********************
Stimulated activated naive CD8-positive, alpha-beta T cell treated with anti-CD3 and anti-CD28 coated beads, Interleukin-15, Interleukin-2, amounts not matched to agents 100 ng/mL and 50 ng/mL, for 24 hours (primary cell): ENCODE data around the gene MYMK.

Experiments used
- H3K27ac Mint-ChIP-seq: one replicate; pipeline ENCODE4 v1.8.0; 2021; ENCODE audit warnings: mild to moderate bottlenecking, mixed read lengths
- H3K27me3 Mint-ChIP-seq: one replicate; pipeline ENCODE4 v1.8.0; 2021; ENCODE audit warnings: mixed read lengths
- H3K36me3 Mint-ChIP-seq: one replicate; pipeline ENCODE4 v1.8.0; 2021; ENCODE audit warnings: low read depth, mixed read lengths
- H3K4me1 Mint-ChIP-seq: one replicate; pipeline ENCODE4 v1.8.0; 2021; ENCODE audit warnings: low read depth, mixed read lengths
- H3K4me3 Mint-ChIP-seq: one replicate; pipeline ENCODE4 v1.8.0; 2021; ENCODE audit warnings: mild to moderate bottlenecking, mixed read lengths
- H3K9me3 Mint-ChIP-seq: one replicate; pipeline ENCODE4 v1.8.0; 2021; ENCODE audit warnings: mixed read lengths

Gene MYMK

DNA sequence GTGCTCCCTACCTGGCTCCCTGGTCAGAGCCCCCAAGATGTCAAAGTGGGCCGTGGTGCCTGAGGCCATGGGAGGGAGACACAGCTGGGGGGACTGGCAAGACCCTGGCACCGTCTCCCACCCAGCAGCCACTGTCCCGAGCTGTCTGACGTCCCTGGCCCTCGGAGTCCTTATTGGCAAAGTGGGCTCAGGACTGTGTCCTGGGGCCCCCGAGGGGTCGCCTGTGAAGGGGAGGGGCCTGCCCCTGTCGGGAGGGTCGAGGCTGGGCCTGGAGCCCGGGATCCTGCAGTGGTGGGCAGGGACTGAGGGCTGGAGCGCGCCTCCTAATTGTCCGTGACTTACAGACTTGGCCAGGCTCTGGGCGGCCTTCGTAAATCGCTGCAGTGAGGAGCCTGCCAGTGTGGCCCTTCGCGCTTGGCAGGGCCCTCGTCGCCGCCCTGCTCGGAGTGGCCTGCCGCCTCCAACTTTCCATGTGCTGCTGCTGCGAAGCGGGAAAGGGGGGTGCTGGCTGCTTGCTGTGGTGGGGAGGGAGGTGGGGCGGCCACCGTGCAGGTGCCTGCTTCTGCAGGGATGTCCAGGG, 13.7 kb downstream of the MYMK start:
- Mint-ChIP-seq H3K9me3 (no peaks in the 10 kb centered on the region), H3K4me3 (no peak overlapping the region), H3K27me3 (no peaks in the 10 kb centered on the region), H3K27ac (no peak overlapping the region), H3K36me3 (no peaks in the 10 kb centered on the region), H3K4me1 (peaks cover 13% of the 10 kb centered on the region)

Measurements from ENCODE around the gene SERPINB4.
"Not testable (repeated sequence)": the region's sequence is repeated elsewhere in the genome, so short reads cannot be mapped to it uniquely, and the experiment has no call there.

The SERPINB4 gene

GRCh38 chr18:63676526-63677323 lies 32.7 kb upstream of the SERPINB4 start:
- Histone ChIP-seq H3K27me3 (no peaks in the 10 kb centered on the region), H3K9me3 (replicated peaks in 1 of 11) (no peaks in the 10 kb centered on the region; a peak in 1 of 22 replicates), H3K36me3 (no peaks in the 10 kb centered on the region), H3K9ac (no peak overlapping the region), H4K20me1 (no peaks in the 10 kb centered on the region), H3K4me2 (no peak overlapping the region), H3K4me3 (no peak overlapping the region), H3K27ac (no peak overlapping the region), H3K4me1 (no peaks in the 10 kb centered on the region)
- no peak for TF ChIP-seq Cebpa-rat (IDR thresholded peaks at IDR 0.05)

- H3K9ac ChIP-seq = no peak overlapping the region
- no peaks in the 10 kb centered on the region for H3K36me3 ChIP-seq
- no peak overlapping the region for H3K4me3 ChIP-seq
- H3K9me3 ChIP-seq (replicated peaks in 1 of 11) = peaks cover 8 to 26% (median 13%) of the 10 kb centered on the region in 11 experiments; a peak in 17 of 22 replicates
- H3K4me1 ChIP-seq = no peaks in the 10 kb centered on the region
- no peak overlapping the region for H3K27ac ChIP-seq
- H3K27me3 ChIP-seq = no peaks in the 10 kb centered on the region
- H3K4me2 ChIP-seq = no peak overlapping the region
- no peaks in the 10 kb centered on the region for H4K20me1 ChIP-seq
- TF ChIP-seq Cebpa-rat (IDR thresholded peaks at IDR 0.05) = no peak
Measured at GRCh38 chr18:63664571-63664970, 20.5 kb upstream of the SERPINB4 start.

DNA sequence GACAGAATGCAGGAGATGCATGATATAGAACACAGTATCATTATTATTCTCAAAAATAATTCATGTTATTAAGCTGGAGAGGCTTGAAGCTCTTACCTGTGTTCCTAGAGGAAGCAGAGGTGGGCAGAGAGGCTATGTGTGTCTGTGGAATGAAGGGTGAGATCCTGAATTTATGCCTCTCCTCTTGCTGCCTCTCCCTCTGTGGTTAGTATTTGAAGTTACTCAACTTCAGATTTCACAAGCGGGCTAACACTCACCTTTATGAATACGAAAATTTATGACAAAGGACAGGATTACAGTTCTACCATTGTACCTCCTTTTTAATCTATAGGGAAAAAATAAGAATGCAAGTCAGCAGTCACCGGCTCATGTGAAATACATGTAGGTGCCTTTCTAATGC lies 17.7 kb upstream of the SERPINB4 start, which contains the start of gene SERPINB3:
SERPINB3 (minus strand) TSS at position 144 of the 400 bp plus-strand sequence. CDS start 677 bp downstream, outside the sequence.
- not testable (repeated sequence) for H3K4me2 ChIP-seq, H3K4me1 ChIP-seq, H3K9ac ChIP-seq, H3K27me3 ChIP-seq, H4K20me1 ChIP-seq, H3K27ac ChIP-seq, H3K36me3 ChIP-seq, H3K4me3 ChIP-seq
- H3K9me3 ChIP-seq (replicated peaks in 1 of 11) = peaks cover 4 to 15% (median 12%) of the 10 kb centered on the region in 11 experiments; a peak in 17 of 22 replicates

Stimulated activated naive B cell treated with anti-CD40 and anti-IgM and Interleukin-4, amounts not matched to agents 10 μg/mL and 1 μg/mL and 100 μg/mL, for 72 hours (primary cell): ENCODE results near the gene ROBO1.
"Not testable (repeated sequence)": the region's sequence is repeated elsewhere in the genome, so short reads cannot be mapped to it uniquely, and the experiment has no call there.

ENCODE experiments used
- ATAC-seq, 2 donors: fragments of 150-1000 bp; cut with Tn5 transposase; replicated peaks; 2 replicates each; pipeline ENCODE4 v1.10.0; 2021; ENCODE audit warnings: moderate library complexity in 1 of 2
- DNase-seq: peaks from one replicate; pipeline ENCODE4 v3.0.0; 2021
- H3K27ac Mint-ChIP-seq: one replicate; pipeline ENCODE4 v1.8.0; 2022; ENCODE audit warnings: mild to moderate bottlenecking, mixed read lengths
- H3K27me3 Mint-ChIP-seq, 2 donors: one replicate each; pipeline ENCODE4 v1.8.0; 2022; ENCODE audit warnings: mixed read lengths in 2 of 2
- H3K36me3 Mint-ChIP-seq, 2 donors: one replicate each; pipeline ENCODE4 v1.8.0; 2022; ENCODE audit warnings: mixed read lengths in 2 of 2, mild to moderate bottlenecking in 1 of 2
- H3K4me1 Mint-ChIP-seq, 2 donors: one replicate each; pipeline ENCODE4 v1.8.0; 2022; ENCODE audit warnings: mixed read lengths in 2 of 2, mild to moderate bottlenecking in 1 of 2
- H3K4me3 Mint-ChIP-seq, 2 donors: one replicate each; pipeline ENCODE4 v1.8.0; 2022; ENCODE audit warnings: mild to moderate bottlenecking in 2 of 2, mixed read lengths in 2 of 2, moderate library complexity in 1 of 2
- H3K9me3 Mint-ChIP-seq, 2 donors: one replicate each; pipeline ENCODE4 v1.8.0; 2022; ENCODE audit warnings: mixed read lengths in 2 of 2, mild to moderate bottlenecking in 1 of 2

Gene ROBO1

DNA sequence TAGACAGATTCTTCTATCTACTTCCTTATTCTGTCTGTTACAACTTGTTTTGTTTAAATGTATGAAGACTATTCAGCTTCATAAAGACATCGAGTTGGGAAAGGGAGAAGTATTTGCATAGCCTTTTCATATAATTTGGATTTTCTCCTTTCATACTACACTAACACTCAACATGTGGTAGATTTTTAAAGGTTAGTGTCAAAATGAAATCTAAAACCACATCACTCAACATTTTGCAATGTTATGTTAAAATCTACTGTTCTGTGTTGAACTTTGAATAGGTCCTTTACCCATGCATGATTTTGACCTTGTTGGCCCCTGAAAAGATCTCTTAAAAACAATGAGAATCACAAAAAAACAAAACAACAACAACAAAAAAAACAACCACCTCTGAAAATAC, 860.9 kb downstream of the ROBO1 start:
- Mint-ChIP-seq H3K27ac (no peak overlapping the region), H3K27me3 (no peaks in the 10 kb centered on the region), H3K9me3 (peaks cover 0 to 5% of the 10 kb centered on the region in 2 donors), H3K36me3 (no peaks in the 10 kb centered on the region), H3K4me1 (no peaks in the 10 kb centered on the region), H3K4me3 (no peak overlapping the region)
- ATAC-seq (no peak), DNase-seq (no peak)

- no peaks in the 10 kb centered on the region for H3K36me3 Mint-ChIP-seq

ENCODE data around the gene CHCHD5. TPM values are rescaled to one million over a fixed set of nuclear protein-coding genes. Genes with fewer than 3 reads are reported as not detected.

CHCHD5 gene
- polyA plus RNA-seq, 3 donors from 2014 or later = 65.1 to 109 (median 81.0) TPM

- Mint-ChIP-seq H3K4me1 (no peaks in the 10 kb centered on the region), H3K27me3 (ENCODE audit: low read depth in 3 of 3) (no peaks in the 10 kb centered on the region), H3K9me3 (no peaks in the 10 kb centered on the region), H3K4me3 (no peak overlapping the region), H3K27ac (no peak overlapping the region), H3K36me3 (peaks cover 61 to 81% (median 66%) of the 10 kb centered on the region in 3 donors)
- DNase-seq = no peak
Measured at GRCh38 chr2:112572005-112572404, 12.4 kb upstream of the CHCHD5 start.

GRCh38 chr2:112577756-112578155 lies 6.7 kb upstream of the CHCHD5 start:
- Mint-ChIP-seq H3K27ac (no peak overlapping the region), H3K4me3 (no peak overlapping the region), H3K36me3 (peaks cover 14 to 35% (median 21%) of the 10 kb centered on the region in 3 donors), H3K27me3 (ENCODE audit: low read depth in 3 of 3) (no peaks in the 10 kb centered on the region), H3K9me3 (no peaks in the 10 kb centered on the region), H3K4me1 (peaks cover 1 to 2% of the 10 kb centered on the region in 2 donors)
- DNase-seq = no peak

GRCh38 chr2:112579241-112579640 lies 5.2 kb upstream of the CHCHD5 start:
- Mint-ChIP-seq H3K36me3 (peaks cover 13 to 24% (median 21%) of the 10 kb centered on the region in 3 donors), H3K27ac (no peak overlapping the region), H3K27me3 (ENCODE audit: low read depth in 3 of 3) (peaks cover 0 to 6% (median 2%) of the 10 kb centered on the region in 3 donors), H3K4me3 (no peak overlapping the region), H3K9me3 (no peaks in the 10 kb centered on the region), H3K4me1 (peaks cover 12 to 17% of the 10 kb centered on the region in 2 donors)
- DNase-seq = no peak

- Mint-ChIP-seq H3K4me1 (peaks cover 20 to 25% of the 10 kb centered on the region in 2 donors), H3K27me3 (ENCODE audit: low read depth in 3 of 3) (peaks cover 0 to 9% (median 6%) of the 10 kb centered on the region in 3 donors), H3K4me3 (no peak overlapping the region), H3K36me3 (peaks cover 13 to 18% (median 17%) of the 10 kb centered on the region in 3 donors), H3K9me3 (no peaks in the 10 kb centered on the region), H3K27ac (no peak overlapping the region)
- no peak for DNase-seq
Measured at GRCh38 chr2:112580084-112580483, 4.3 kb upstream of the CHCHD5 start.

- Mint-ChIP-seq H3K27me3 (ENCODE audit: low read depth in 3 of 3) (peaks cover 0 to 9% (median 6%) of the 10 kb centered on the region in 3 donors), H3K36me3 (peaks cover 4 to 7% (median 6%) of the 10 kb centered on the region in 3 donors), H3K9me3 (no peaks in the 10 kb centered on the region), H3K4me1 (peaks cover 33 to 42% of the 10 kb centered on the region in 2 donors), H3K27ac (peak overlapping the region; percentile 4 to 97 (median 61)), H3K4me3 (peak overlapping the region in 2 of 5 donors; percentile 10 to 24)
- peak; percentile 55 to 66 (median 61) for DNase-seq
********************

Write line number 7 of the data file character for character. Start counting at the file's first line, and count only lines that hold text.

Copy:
- H3K4me3 Mint-ChIP-seq: one replicate; pipeline ENCODE4 v1.8.0; 2021; ENCODE audit warnings: mild to moderate bottlenecking, mixed read lengths